One pro tip for therapists who are looking to elevate their social media presence is to invest in a really good business therapist coach. I'm in a business therapist coaching program right now. My business coach helped me to identify who my ideal client is. For me, that is a South Asian American person who's in their 20s or 30s. Specifically those who are wrestling with the expectations of their family/community and their own hopes/dreams/goals and are struggling with anxiety and fear of judgment. I am marketing to that specific person because I know what their concerns are and I can offer a safe space for them to express themselves.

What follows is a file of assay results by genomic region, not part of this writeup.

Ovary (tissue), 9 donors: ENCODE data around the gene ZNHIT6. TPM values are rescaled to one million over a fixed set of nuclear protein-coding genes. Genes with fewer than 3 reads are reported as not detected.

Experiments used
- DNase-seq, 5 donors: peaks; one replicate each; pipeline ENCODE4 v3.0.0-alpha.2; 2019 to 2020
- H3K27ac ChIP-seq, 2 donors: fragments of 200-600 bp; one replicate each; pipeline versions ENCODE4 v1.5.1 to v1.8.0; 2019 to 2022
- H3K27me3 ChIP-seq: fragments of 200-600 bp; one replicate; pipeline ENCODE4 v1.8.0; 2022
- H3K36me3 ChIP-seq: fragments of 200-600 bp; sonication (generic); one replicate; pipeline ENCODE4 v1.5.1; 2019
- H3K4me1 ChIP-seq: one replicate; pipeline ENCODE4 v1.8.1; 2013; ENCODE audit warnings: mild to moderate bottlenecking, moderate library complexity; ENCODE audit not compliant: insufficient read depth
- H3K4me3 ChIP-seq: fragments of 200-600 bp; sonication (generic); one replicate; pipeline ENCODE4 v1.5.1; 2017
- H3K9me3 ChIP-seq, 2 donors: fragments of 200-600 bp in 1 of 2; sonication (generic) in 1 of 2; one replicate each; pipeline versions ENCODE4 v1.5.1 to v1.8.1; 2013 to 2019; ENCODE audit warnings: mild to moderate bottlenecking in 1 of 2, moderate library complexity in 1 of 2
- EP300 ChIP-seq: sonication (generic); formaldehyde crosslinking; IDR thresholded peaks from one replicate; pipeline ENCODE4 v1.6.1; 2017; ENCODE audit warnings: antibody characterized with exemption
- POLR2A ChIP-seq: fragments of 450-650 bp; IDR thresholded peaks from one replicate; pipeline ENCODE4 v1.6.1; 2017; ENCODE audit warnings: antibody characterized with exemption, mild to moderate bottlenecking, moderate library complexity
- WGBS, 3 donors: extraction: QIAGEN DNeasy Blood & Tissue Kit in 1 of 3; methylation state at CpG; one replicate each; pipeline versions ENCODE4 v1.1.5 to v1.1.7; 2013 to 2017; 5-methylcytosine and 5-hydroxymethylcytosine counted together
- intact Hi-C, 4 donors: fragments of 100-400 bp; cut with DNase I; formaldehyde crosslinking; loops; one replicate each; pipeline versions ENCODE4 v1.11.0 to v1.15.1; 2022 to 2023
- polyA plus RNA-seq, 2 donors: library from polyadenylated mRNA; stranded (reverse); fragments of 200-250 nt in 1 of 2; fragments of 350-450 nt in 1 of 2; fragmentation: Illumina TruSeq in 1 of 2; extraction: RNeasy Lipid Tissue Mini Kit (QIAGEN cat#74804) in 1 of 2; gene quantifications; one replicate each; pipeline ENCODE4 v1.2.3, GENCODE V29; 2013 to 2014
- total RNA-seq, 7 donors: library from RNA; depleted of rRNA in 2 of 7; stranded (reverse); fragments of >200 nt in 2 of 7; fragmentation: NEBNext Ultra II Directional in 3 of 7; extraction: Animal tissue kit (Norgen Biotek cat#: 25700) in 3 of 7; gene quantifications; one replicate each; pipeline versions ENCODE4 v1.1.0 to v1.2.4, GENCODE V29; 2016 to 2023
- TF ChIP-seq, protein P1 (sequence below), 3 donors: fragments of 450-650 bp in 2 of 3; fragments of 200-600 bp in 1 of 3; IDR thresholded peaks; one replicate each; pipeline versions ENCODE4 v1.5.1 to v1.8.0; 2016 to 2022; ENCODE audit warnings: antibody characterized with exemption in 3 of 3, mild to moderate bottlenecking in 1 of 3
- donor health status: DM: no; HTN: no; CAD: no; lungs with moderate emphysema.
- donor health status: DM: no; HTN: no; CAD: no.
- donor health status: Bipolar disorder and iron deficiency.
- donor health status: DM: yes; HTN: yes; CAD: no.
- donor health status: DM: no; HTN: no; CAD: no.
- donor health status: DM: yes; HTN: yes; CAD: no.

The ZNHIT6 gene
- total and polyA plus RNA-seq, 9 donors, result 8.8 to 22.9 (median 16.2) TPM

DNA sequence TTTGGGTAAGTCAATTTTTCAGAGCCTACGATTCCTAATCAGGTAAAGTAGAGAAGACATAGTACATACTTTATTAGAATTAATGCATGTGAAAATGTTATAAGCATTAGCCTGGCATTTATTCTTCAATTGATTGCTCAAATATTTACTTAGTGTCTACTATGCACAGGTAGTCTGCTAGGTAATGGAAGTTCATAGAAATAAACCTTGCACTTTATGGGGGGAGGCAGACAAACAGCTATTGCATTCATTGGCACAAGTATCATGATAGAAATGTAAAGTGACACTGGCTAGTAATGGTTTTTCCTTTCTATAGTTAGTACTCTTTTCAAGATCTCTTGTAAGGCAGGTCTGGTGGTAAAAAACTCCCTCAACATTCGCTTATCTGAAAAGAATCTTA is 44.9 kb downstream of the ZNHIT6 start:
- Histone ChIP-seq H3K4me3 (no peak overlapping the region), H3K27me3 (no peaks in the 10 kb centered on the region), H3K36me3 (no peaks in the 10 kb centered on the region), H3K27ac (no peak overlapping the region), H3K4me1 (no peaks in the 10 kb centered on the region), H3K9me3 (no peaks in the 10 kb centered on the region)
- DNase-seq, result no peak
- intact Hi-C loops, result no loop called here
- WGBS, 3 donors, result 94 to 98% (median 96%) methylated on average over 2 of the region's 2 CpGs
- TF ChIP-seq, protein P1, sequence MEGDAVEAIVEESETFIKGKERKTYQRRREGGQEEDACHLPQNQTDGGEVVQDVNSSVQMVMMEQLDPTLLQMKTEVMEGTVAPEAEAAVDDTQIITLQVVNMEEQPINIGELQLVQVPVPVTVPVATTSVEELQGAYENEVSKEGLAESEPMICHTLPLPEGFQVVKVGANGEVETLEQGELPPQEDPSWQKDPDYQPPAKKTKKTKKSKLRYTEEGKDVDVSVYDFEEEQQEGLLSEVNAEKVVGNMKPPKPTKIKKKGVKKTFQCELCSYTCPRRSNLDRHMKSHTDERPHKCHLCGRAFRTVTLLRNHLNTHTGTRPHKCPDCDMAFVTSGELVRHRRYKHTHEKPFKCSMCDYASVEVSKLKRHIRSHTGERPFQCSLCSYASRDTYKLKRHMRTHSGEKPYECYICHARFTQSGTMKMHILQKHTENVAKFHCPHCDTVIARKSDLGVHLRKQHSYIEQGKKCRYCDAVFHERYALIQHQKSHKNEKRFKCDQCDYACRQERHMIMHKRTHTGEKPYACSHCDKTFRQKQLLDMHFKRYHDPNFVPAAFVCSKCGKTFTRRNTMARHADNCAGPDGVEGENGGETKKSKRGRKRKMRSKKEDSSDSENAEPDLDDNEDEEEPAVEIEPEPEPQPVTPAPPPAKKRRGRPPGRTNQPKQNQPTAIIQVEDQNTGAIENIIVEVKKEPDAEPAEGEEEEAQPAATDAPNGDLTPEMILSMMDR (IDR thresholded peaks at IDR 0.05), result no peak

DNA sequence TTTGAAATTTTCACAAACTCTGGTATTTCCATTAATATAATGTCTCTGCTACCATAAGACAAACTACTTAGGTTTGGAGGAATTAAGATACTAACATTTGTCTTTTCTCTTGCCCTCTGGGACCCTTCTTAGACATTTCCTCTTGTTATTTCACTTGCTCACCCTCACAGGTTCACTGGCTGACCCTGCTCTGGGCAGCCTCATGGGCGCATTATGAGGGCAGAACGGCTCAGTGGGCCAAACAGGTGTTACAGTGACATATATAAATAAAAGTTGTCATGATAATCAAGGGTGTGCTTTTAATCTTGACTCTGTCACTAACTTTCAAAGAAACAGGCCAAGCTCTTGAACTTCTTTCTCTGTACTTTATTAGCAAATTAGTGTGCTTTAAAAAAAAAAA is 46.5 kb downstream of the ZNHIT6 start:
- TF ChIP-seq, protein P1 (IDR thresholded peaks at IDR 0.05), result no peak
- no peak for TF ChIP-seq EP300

On Instagram I’m not trying to show my skills as a therapist because social media is not a replacement for therapy. But I do want to give potential clients a taste of my personality. So I try to create content that says: Hello I am Tracy and this is my personality. I am approachable and relatable. Book a session and we can talk in a safe space. That has been key to my strategy overall, showcasing that working with me is a safe space.

Is there a therapist support program that you would recommend?

That's a very important question. Not just as a practice owner but as a therapist. It’s essential that therapists take care of ourselves so we’re able to offer the best care possible to our clients. This means thinking very strategically about the choices we make. 

Kelly McKenna runs a therapist coaching program called The Mastermind Intensive. It's a three month program where therapists across the country who are looking to grow their brand get group coaching and/or individual one-on-one coaching. You can find Kelly at @businessoftherapy and